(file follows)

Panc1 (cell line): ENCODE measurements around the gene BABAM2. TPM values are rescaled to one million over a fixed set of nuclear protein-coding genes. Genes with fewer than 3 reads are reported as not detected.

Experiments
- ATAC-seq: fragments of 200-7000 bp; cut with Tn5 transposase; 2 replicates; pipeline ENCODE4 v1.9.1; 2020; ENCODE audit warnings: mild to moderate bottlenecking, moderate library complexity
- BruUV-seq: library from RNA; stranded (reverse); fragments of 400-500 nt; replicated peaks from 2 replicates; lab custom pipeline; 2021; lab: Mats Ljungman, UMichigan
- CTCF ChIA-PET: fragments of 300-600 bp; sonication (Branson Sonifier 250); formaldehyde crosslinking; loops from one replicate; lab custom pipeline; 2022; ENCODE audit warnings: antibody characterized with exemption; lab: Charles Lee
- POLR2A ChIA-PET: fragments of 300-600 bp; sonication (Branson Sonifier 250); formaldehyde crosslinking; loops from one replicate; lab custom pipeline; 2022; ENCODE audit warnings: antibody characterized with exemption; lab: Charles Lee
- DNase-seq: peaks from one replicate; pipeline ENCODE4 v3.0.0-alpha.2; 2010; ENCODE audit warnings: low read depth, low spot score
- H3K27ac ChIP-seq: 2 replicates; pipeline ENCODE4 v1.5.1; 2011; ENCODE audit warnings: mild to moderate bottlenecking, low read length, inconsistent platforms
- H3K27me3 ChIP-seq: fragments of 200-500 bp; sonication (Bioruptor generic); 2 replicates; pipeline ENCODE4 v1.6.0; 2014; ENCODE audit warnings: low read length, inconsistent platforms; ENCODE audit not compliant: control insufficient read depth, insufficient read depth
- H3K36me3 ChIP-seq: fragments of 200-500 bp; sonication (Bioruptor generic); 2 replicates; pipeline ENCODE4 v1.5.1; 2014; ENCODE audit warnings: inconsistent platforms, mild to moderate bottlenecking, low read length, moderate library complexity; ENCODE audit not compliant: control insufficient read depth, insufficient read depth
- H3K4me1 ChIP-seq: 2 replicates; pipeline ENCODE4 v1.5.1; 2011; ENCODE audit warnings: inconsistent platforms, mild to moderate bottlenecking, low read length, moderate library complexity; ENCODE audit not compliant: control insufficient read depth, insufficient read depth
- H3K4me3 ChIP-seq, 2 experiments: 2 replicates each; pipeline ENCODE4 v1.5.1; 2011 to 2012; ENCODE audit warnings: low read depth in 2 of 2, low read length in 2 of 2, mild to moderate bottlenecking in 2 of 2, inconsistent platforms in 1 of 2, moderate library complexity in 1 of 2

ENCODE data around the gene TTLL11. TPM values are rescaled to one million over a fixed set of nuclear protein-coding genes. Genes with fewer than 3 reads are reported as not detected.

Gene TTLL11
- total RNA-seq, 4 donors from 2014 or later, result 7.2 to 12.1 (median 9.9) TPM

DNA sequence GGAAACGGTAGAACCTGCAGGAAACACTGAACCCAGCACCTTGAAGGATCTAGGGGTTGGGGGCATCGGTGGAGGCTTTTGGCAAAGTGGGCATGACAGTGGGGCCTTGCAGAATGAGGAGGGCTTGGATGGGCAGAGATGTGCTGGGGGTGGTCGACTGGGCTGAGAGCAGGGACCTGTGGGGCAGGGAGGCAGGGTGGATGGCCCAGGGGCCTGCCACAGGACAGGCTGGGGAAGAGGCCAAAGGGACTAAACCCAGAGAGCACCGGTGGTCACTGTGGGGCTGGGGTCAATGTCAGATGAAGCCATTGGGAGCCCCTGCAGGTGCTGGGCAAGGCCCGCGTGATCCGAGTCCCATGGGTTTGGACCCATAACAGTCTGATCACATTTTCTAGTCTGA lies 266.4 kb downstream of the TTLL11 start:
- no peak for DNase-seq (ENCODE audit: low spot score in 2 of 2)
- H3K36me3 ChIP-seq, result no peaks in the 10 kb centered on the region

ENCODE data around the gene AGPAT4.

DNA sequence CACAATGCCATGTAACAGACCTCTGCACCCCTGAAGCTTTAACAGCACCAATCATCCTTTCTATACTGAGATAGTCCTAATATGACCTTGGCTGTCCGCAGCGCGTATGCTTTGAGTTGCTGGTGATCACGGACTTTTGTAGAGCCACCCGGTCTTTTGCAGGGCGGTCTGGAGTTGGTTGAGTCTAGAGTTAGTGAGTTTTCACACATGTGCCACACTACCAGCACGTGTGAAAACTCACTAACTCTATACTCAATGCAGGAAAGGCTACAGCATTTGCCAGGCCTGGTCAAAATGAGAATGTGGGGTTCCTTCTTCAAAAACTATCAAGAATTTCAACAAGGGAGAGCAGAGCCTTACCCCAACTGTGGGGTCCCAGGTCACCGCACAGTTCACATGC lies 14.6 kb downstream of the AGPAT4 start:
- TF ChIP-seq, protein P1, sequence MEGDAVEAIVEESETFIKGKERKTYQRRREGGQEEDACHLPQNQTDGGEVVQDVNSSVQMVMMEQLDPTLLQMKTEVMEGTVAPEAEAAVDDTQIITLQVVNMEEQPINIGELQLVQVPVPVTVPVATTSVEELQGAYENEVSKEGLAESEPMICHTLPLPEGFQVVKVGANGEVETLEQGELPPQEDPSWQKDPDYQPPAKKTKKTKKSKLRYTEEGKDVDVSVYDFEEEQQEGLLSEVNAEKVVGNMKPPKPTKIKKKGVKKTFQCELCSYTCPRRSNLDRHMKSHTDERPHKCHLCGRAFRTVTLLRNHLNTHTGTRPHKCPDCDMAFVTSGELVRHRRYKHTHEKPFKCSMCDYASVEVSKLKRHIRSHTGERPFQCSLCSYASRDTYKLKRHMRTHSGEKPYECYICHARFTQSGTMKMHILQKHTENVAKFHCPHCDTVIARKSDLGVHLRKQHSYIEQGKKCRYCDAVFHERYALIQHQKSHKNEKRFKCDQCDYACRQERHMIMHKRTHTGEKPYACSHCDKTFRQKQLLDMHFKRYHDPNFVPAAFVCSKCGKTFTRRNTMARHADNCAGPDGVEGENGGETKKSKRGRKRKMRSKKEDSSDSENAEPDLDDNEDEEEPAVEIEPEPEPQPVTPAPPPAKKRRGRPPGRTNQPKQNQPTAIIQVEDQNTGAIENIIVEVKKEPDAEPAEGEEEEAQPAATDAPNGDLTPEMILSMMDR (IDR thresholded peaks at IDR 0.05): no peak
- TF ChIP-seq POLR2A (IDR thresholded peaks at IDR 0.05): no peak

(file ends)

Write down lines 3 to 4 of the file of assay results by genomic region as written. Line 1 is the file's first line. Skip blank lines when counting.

- ATAC-seq: fragments of 200-7000 bp; cut with Tn5 transposase; 2 replicates; pipeline ENCODE4 v1.9.1; 2020; ENCODE audit warnings: mild to moderate bottlenecking, moderate library complexity
- BruUV-seq: library from RNA; stranded (reverse); fragments of 400-500 nt; replicated peaks from 2 replicates; lab custom pipeline; 2021; lab: Mats Ljungman, UMichigan